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6 Strategies for talking with students the day after the election

Written by Ayodele Harrison

In the first days after the 2016 presidential election, the Southern Poverty Law Center’s Teaching Tolerance project surveyed more than 10,000 administrators, teachers, counselors and support staff about their post-election classroom and school environment. Survey data showed that half of teachers surveyed were uncomfortable bringing up the election and politics in their classrooms. 

Come November 4th, the day after the 2020 presidential election, no matter who America elects to the highest office, emotions will be raw and difficult to navigate. Your colleagues and students will definitely have something to say. With many schools operating virtually, you can more easily avoid conversations with your colleagues, but there is no avoiding students. 

Big Question #1: Are you ready? 

Recently, I created a short video sharing a list of questions educators should answer before engaging in difficult/emotional conversations with students (or anyone else for that matter). This list came from Tristan Hunter, a fellow Black Male Educator based in North Carolina, and his colleagues, Jaime Boston, Ashley Cooper and Shamara Hart.  

Big Question #2: What’s your plan? 

Tristan and his colleagues offer us 6 strategies for facilitating critical conversations and managing hot moments in the classroom:  

STRATEGY #1: HOT TOPIC QUICK WRITES

When a “hot moment” erupts in the classroom, have everyone take a break and write out what they’re feeling or thinking about the conversation. This can allow emotions to cool enough for the discussion to be respectful and constructive.

STRATEGY #2: ACTIVE LISTENING AND UNDERSTANDING

Ask that students try to understand each other’s perspectives before reacting to them. For instance, ask a student to listen carefully to another point of view, ask questions about it, and restate it before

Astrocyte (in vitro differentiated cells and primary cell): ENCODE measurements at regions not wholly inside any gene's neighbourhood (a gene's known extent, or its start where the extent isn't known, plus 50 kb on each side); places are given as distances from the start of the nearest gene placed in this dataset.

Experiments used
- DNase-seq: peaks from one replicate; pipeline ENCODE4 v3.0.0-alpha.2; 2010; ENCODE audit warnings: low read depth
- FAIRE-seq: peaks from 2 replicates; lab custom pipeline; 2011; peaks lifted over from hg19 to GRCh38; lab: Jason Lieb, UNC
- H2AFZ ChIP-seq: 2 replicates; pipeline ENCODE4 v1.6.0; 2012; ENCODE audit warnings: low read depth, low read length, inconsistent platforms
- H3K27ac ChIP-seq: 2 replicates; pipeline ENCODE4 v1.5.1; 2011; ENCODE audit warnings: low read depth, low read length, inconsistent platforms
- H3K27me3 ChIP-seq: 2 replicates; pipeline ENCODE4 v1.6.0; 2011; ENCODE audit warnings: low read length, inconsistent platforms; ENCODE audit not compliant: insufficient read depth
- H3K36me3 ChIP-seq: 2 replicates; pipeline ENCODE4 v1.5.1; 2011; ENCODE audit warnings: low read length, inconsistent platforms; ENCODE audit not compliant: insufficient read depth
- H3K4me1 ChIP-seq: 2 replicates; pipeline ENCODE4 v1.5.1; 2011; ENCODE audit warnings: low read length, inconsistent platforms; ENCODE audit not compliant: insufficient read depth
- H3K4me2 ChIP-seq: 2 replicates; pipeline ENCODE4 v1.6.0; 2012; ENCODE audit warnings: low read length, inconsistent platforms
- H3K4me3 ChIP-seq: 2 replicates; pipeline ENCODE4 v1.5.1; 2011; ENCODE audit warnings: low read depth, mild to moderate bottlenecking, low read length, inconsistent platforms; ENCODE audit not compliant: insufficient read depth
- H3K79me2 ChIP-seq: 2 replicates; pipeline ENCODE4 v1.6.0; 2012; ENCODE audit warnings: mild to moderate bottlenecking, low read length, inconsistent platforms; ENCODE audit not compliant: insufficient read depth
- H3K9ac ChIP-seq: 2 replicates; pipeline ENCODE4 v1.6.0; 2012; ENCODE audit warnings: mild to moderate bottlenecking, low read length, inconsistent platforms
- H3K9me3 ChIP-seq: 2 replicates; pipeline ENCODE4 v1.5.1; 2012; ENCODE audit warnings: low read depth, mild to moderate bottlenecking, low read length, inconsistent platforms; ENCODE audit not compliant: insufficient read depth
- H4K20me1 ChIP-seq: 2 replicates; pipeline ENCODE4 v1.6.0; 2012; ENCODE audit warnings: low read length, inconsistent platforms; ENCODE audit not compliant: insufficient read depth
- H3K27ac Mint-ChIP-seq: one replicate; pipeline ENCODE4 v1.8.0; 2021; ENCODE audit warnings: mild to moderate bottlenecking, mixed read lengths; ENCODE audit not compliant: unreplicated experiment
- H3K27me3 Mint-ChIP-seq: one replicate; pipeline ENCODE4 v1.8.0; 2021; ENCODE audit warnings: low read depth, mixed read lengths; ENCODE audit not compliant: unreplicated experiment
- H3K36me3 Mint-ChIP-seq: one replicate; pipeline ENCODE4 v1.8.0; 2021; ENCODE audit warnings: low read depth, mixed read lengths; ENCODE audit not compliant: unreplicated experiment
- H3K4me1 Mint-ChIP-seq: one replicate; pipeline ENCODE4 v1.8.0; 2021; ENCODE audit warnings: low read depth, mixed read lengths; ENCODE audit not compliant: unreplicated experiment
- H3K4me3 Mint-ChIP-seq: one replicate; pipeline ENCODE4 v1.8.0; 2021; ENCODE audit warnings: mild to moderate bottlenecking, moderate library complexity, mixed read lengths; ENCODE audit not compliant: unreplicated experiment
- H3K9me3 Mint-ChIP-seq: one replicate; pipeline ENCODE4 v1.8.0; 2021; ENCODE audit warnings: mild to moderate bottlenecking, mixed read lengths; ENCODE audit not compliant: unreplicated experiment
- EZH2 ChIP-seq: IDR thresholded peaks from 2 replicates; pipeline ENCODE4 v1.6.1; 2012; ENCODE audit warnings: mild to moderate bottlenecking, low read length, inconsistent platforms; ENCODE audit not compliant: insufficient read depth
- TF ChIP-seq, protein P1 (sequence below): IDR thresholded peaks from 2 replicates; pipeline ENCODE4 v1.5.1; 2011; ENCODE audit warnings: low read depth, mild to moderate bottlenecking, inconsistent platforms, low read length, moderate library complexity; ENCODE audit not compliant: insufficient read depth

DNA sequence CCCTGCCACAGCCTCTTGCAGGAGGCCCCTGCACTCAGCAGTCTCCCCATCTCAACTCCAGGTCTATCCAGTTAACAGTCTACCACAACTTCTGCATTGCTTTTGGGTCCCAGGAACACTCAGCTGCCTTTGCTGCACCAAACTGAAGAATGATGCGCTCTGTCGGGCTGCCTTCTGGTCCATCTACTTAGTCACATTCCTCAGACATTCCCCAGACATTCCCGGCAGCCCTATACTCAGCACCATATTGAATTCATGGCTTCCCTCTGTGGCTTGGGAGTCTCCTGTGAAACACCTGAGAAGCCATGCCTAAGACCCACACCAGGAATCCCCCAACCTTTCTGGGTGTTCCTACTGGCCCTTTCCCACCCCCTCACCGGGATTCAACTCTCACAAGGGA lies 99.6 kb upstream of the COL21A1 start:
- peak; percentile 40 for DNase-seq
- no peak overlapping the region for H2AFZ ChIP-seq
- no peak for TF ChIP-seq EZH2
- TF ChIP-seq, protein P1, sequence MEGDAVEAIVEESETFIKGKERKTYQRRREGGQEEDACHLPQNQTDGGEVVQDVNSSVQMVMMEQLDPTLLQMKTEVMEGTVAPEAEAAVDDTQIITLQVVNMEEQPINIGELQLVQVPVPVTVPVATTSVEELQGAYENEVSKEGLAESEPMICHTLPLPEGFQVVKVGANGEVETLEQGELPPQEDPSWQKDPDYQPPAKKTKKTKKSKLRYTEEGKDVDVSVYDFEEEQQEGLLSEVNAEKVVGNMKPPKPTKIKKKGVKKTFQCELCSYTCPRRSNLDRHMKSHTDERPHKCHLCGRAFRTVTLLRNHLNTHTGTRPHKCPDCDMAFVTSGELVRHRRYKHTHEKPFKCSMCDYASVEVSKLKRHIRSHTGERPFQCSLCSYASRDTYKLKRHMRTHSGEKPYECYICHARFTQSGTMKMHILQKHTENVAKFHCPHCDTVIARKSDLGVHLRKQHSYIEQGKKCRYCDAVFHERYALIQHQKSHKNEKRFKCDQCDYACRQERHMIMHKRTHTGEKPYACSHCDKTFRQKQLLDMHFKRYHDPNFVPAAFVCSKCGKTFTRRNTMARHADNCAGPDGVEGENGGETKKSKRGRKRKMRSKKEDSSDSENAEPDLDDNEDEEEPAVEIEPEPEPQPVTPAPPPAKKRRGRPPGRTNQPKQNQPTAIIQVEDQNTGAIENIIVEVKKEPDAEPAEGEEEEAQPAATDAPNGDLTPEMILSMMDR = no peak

offering his or her own opinion.

STRATEGY #3: HOT TOPIC 1-1’S

When necessary, talk with students outside of class about what happened. This may be especially important for the students who were most embroiled in the hot moment.

STRATEGY #4: MONITOR YOURSELF

Do not personalize remarks, and do not respond angrily or punitively to students whose positions you find offensive. This could increase the intensity of the conflict, and preempt the students’ learning.

STRATEGY #5: THE CRITICAL INCIDENT QUESTIONNAIRE

At the end of the day (or week, or unit, or other appropriate time period), set aside 10 minutes for the group to respond in writing to a few specific questions. (This may be especially helpful to do when a class session has been particularly difficult or tense). Google “Critical Incident Questionnaire by Stephen Brookfield”

STRATEGY #6: THE FIVE MINUTE RULE

The five minute rule is a way of taking an invisible or marginalized perspective and entertaining it respectfully for five minutes. Only those who can speak in support of it are allowed to speak, using the questions below as prompts. All critics must remain silent.

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